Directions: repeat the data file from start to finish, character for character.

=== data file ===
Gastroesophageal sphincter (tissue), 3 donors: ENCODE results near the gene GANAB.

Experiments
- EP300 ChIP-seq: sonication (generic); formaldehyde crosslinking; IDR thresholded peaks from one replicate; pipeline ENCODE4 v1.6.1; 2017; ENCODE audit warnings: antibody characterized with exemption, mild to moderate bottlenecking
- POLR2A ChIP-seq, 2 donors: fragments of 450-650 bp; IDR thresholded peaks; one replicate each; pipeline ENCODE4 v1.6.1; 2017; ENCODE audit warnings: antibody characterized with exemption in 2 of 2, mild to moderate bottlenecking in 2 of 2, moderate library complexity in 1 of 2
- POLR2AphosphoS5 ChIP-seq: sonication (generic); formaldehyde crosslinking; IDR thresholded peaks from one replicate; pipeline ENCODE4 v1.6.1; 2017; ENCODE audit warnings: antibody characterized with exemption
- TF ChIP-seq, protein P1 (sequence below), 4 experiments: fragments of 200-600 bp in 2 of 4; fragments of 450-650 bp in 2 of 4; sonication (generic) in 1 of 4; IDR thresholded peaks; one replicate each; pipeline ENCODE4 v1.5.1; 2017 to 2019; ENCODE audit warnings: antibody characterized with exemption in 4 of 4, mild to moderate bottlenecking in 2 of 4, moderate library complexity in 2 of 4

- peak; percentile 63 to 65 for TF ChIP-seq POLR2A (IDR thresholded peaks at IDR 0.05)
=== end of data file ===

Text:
Gastroesophageal sphincter (tissue), 3 donors: ENCODE results near the gene GANAB.

Experiments
- EP300 ChIP-seq: sonication (generic); formaldehyde crosslinking; IDR thresholded peaks from one replicate; pipeline ENCODE4 v1.6.1; 2017; ENCODE audit warnings: antibody characterized with exemption, mild to moderate bottlenecking
- POLR2A ChIP-seq, 2 donors: fragments of 450-650 bp; IDR thresholded peaks; one replicate each; pipeline ENCODE4 v1.6.1; 2017; ENCODE audit warnings: antibody characterized with exemption in 2 of 2, mild to moderate bottlenecking in 2 of 2, moderate library complexity in 1 of 2
- POLR2AphosphoS5 ChIP-seq: sonication (generic); formaldehyde crosslinking; IDR thresholded peaks from one replicate; pipeline ENCODE4 v1.6.1; 2017; ENCODE audit warnings: antibody characterized with exemption
- TF ChIP-seq, protein P1 (sequence below), 4 experiments: fragments of 200-600 bp in 2 of 4; fragments of 450-650 bp in 2 of 4; sonication (generic) in 1 of 4; IDR thresholded peaks; one replicate each; pipeline ENCODE4 v1.5.1; 2017 to 2019; ENCODE audit warnings: antibody characterized with exemption in 4 of 4, mild to moderate bottlenecking in 2 of 4, moderate library complexity in 2 of 4

- peak; percentile 63 to 65 for TF ChIP-seq POLR2A (IDR thresholded peaks at IDR 0.05)